Mobile devices and in-flight entertainment systems have made it pretty easy to stay distracted during the course of a long trip. However, aside from the Concorde, which was decommissioned in 2003, humanity hasn’t done nearly as much to increase the speed of air travel for international jet-setters. Beyond sparsely utilized bullet trains, even the speed of our ground transportation has remained fairly limited.

However, recent developments in transportation will likely speed up the travel process, meaning today’s kids may never know the pain of seemingly endless flights and road trips.

Supersonic planes are making a comeback and could ferry passengers “across the pond” in as few as 3.5 hours. While these aircraft could certainly make travel faster for a small subset of travelers, physical and cost limitations will likely prevent them from reaching the mainstream.

However, hyperloop technology could certainly prove to be an affordable way for travelers to subtract travel time from their itineraries.

Already, these super-fast systems have the ability to travel at speeds up to 387 kmh (240 mph). If proposed routes come to fruition, they could significantly cut the time of travel between major cities. For example, a trip from New York to Washington D.C. could take just 30 minutes as opposed to the current five hours.

Driver’s Licenses

Obtaining a driver’s license is currently a rite of passage for teenagers as they make that transition from the end of childhood to the beginning of adulthood. By the time today’s newborns are 16, self-driving cars may have already put an end to this unofficial ritual by completely removing the need for human operators of motor vehicles.

According to the Centers for Disease Control (CDC), an average of six teens between the ages of 16 and 19 died every day in 2015 from injuries sustained in motor vehicle collisions. Since a vast majority of accidents are caused by human error, removing the human from the equation could help to save the lives of people of all ages, so autonomous cars are a serious priority for many.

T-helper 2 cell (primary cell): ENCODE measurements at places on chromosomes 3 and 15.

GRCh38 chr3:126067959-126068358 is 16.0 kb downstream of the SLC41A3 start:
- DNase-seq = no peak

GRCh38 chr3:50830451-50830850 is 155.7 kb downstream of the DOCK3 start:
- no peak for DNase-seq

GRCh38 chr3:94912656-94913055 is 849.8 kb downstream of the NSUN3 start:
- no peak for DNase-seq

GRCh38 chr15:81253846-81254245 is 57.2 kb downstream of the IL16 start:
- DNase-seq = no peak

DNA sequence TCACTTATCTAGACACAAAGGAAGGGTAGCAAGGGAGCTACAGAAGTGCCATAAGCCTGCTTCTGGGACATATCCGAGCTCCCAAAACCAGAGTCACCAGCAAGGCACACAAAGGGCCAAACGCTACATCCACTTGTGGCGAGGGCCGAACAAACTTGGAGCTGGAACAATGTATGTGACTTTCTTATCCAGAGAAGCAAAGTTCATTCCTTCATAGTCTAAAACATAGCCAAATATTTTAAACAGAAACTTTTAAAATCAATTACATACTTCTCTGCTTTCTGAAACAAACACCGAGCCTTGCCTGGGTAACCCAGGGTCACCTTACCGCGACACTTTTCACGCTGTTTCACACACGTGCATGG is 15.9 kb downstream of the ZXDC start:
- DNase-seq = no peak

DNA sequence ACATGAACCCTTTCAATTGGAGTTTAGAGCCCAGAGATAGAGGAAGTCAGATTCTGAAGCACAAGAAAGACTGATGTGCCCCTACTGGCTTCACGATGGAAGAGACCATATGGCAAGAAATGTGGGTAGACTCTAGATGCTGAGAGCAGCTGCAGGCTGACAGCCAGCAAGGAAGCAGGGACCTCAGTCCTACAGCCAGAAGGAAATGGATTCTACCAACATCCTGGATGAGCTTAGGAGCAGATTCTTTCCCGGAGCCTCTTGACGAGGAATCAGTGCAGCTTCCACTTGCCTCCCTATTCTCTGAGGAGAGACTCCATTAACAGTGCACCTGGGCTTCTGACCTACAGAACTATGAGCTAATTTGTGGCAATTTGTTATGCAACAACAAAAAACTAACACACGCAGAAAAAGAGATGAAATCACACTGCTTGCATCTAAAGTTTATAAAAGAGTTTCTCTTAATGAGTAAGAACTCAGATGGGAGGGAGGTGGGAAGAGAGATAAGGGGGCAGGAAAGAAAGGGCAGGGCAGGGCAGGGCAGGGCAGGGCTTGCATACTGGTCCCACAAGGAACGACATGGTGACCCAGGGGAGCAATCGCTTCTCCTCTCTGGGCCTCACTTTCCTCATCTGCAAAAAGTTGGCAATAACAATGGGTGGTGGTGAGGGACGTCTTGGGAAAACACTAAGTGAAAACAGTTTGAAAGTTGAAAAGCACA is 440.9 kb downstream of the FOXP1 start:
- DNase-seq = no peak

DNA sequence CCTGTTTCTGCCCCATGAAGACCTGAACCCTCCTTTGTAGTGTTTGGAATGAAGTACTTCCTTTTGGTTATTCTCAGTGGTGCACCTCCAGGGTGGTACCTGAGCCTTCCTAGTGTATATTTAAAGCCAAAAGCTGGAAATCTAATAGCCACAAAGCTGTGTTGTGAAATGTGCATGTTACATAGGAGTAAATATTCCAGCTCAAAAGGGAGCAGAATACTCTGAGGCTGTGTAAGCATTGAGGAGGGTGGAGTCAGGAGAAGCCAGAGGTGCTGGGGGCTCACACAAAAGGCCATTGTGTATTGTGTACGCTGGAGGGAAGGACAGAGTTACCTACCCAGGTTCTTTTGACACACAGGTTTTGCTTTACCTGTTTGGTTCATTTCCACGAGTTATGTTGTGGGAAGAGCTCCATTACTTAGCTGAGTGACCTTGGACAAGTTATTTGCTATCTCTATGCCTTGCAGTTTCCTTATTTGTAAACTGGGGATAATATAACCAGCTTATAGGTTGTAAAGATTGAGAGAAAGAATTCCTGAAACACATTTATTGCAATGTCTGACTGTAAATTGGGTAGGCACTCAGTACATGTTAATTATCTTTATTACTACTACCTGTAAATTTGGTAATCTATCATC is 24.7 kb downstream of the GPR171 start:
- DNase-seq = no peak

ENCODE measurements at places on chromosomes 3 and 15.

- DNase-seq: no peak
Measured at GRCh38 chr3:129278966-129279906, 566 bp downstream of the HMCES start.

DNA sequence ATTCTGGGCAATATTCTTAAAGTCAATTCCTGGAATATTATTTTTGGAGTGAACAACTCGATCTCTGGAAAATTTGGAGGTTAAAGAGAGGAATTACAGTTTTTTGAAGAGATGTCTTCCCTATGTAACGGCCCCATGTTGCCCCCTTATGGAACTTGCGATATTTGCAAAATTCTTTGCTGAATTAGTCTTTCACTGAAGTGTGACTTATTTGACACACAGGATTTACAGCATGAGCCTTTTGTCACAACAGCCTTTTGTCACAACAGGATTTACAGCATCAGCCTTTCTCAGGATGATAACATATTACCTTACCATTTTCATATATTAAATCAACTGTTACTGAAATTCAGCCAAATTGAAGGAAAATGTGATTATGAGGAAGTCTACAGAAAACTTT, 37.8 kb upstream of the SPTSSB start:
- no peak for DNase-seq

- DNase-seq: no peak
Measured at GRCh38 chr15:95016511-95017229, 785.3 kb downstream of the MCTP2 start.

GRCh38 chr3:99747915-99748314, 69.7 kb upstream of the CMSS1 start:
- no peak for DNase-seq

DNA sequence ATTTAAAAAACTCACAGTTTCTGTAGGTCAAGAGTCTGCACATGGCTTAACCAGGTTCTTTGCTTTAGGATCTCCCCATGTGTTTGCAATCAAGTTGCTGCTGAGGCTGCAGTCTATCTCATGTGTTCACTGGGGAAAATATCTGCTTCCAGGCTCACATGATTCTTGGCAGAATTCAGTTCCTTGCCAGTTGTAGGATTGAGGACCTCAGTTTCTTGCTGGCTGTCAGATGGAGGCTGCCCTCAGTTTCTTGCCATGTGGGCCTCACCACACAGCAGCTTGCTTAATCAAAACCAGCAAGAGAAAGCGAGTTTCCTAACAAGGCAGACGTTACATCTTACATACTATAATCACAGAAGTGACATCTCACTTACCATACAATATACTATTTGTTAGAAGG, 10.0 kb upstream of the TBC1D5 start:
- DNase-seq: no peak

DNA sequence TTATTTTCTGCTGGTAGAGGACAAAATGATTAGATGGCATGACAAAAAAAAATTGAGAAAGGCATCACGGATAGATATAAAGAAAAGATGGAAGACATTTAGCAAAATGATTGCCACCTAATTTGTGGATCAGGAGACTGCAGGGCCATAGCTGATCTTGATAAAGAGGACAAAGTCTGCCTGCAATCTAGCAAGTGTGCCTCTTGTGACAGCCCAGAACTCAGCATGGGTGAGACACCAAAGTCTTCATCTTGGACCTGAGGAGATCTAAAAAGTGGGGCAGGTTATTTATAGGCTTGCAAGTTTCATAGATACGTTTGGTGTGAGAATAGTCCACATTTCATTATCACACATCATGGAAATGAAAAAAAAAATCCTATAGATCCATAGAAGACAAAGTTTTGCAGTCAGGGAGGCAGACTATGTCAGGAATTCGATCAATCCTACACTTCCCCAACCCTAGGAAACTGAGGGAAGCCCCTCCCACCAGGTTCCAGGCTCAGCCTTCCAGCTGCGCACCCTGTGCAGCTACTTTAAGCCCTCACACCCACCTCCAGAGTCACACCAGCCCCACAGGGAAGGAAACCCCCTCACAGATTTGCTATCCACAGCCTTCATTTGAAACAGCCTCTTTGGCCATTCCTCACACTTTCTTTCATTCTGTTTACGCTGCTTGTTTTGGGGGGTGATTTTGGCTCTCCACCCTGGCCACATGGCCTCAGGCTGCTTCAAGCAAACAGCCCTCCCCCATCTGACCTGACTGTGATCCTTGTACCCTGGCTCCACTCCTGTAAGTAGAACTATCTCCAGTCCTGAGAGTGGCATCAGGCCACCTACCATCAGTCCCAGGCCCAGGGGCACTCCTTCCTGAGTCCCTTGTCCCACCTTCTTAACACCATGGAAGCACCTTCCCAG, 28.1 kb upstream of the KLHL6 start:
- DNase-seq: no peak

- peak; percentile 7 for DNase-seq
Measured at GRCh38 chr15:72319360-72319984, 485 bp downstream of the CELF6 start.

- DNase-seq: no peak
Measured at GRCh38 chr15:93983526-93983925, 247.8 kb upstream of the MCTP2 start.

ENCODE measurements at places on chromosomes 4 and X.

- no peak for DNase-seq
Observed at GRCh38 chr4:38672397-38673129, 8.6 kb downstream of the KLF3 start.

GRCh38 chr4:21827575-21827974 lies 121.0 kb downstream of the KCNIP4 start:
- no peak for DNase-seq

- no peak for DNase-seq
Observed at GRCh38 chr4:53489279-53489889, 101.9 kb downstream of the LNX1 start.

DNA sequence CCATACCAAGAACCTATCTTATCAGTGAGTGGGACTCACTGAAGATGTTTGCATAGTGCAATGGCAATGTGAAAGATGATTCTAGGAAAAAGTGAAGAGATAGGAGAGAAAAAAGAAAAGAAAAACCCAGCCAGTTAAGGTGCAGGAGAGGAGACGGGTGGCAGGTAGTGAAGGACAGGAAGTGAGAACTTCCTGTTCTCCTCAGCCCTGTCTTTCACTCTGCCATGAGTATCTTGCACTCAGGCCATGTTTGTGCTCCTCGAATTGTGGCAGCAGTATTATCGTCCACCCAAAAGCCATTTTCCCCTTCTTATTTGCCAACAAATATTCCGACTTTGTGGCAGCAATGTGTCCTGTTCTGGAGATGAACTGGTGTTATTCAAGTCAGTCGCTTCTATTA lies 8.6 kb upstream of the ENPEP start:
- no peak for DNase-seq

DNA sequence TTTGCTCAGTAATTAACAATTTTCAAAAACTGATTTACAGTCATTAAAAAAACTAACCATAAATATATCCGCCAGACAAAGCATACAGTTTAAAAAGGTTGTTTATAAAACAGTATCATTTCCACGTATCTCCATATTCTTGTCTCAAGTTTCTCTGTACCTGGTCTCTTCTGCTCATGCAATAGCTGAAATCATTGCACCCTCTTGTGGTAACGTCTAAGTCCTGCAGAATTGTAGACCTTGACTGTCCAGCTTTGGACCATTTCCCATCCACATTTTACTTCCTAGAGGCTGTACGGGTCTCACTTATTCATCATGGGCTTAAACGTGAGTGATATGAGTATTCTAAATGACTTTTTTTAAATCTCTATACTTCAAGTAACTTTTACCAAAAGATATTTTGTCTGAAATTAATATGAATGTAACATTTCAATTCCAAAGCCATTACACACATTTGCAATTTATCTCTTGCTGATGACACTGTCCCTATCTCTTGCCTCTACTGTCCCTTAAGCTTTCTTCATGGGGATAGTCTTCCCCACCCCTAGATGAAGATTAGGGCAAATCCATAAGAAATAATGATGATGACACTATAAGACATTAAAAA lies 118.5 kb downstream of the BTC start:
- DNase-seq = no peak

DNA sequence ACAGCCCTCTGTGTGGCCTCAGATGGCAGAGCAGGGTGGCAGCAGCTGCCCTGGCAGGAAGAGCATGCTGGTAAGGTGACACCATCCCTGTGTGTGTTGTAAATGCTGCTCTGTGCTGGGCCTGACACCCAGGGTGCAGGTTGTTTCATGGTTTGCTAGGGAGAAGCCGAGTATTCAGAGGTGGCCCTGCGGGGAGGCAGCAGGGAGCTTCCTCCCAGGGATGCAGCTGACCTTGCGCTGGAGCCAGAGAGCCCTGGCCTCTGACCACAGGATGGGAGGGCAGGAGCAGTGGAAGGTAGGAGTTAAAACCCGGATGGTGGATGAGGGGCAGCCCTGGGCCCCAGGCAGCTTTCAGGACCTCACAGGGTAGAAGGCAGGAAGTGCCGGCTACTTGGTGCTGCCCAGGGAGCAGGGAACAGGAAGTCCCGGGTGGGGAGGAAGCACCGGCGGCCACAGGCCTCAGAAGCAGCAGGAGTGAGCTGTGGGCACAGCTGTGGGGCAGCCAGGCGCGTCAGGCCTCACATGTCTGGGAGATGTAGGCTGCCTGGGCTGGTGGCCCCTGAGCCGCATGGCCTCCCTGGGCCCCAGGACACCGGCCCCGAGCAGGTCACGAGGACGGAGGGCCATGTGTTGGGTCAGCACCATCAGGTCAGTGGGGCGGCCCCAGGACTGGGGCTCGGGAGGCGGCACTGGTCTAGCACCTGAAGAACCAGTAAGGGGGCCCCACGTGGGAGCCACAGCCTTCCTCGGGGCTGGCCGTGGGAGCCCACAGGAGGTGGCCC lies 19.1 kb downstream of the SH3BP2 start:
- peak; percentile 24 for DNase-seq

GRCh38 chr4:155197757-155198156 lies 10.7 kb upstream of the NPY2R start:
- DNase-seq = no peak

Elon Musk, CEO of Tesla, is confident that his electric and (currently) semi-autonomous car manufacturing company will produce fully autonomous vehicles within the next two years, and several ride-hailing services are already testing self-driving vehicles.

Biology’s Monopoly on Intelligence

Self-driving cars are just a single example of innovations made possible by the advancement of artificial intelligence (AI).

Today, we have AI systems that rival or even surpass human experts at specific tasks, such as playing chess or sorting recyclables. However, experts predict that conscious AI systems that rival human intelligence could just be decades away.

Advanced robots like Hanson Robotics’ Sophia are already blurring the line between humanity and machines. The next few decades will continue to push boundaries as we inch closer and closer to the singularity.

Children born in 2018 may never know what it’s like to join the workforce or go to college at a time when humans are the smartest entities on the planet.

Language Barriers

Another promising use for AI is communication, and eventually, technology could end the language barrier on Earth.

Communication tools such as Skype have already incorporated instantaneous translating capabilities that allow speakers of a few languages to freely converse in real-time, and Google has incorporated translating capabilities into their new headphones.

Other companies, such as Waverly Labs, are also working on perfecting the technology that will eventually rival the ability of the Babel fish, an alien species found in the book “The Hitchhiker’s Guide to the Galaxy” that can instantly translate alien languages for its host.

Children born in 2018 may find themselves growing up in a world in which anyone can talk to anyone, and the idea of a “foreign” language will seem, well, completely foreign.